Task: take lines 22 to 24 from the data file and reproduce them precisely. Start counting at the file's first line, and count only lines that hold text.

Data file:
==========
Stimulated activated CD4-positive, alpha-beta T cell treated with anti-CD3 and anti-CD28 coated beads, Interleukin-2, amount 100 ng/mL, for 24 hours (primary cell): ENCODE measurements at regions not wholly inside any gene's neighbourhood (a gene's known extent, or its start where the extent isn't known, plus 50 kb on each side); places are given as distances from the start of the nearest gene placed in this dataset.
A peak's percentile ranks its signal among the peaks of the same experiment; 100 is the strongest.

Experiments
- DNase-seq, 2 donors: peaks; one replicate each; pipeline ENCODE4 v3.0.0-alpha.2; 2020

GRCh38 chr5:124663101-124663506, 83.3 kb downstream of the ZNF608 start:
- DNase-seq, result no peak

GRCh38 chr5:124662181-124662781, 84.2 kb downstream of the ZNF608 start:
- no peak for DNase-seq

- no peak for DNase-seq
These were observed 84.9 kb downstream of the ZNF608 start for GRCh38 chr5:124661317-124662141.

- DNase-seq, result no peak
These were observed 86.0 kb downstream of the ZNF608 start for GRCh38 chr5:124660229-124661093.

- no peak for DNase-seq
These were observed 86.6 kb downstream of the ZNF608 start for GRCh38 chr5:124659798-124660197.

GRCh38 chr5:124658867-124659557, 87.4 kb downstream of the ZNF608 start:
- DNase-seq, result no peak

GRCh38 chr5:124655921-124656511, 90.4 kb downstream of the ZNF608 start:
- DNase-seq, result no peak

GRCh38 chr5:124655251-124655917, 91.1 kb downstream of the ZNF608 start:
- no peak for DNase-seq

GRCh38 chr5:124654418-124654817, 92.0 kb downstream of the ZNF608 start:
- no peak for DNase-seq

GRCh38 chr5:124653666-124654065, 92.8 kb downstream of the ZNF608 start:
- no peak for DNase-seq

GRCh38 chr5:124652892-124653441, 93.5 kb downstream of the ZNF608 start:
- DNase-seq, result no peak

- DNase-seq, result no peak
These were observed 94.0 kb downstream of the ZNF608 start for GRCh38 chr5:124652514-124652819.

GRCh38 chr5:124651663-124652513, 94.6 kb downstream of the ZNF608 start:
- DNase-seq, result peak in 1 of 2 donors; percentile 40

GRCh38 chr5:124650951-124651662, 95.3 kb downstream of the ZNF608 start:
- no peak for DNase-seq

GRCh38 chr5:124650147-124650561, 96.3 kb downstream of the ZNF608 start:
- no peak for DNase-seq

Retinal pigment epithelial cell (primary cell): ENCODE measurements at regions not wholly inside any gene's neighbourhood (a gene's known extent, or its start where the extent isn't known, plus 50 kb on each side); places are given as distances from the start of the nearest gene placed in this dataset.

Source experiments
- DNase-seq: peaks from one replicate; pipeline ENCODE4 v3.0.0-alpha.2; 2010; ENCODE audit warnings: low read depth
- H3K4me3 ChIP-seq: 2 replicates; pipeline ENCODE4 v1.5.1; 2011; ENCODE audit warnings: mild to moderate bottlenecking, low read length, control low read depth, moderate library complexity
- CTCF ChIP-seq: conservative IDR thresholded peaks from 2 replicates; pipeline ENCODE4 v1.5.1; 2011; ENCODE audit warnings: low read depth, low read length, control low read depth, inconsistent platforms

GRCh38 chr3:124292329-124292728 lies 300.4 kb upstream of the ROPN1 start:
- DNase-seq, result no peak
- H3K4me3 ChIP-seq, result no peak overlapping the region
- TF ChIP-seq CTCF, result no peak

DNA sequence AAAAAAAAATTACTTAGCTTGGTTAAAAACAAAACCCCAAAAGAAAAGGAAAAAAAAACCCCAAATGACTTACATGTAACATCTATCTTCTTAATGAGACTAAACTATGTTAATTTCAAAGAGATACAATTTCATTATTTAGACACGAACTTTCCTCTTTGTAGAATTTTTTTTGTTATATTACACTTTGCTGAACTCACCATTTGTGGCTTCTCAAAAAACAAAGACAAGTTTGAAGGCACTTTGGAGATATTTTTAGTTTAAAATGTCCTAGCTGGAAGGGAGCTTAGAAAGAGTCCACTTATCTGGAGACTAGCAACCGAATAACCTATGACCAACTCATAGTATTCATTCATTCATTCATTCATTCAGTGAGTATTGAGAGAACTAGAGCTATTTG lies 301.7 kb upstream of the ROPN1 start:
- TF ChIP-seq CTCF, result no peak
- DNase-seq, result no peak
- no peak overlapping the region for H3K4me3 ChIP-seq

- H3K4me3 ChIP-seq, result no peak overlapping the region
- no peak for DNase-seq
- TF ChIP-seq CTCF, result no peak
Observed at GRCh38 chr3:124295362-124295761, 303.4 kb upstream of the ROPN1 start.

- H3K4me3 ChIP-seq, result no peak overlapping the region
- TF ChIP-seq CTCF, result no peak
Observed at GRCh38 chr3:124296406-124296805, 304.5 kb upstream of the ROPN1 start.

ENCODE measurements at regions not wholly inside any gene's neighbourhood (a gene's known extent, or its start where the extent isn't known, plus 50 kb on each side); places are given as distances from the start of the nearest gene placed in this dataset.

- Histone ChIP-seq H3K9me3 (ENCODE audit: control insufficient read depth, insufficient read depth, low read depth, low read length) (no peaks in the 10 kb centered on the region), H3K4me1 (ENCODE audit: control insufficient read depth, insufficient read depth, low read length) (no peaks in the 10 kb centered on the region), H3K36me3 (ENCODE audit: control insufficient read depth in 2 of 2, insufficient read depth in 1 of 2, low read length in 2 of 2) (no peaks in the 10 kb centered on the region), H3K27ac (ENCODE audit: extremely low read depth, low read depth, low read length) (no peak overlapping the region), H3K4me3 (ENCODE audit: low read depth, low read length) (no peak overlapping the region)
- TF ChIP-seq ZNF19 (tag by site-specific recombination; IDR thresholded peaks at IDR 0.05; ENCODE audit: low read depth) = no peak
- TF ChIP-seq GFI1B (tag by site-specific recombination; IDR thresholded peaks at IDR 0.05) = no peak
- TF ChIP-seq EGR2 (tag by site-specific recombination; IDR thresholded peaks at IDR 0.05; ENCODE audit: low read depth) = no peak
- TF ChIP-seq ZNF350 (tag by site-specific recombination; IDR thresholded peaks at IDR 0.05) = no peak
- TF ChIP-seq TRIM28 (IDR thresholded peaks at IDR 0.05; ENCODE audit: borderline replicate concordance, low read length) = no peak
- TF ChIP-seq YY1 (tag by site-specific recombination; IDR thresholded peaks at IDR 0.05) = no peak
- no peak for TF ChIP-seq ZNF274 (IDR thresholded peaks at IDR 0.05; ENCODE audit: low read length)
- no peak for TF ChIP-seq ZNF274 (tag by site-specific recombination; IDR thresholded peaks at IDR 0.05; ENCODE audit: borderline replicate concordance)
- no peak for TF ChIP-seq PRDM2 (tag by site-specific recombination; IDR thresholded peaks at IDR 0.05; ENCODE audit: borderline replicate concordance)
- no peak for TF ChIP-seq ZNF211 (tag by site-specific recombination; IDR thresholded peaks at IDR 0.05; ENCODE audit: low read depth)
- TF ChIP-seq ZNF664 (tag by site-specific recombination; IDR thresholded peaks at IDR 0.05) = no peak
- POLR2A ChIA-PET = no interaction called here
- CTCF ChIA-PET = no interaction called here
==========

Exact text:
- no peak for DNase-seq

GRCh38 chr5:124653666-124654065, 92.8 kb downstream of the ZNF608 start:
- no peak for DNase-seq